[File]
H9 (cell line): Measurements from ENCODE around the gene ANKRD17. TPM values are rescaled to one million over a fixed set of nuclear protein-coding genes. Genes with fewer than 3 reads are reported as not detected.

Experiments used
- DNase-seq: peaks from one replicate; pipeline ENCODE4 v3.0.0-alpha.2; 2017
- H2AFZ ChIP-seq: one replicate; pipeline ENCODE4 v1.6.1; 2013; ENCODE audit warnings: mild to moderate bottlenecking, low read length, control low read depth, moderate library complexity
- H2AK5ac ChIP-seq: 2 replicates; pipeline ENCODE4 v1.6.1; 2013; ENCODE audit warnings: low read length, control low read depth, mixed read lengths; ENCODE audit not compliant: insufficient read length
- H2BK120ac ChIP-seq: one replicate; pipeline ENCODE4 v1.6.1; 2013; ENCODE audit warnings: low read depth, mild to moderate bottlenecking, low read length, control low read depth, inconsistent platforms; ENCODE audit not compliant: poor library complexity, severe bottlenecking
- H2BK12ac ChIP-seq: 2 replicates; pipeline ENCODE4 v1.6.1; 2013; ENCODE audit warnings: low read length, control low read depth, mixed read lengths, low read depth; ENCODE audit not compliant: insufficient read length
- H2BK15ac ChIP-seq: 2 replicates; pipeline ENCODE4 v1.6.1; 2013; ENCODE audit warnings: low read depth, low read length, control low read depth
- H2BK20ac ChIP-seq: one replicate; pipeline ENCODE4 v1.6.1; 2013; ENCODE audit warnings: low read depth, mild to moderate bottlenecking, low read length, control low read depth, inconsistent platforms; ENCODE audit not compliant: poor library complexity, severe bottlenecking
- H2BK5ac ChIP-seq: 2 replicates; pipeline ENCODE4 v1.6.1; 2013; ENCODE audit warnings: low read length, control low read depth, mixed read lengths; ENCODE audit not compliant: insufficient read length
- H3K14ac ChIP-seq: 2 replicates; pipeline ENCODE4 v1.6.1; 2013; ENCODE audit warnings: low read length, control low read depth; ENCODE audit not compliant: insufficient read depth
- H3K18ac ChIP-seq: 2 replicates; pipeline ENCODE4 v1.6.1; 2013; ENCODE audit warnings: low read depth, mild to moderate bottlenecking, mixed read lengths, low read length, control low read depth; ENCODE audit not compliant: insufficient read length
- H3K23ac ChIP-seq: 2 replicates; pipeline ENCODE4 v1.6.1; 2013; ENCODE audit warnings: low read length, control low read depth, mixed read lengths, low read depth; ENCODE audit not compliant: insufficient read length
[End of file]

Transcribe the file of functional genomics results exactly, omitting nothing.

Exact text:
H9 (cell line): Measurements from ENCODE around the gene ANKRD17. TPM values are rescaled to one million over a fixed set of nuclear protein-coding genes. Genes with fewer than 3 reads are reported as not detected.

Experiments used
- DNase-seq: peaks from one replicate; pipeline ENCODE4 v3.0.0-alpha.2; 2017
- H2AFZ ChIP-seq: one replicate; pipeline ENCODE4 v1.6.1; 2013; ENCODE audit warnings: mild to moderate bottlenecking, low read length, control low read depth, moderate library complexity
- H2AK5ac ChIP-seq: 2 replicates; pipeline ENCODE4 v1.6.1; 2013; ENCODE audit warnings: low read length, control low read depth, mixed read lengths; ENCODE audit not compliant: insufficient read length
- H2BK120ac ChIP-seq: one replicate; pipeline ENCODE4 v1.6.1; 2013; ENCODE audit warnings: low read depth, mild to moderate bottlenecking, low read length, control low read depth, inconsistent platforms; ENCODE audit not compliant: poor library complexity, severe bottlenecking
- H2BK12ac ChIP-seq: 2 replicates; pipeline ENCODE4 v1.6.1; 2013; ENCODE audit warnings: low read length, control low read depth, mixed read lengths, low read depth; ENCODE audit not compliant: insufficient read length
- H2BK15ac ChIP-seq: 2 replicates; pipeline ENCODE4 v1.6.1; 2013; ENCODE audit warnings: low read depth, low read length, control low read depth
- H2BK20ac ChIP-seq: one replicate; pipeline ENCODE4 v1.6.1; 2013; ENCODE audit warnings: low read depth, mild to moderate bottlenecking, low read length, control low read depth, inconsistent platforms; ENCODE audit not compliant: poor library complexity, severe bottlenecking
- H2BK5ac ChIP-seq: 2 replicates; pipeline ENCODE4 v1.6.1; 2013; ENCODE audit warnings: low read length, control low read depth, mixed read lengths; ENCODE audit not compliant: insufficient read length
- H3K14ac ChIP-seq: 2 replicates; pipeline ENCODE4 v1.6.1; 2013; ENCODE audit warnings: low read length, control low read depth; ENCODE audit not compliant: insufficient read depth
- H3K18ac ChIP-seq: 2 replicates; pipeline ENCODE4 v1.6.1; 2013; ENCODE audit warnings: low read depth, mild to moderate bottlenecking, mixed read lengths, low read length, control low read depth; ENCODE audit not compliant: insufficient read length
- H3K23ac ChIP-seq: 2 replicates; pipeline ENCODE4 v1.6.1; 2013; ENCODE audit warnings: low read length, control low read depth, mixed read lengths, low read depth; ENCODE audit not compliant: insufficient read length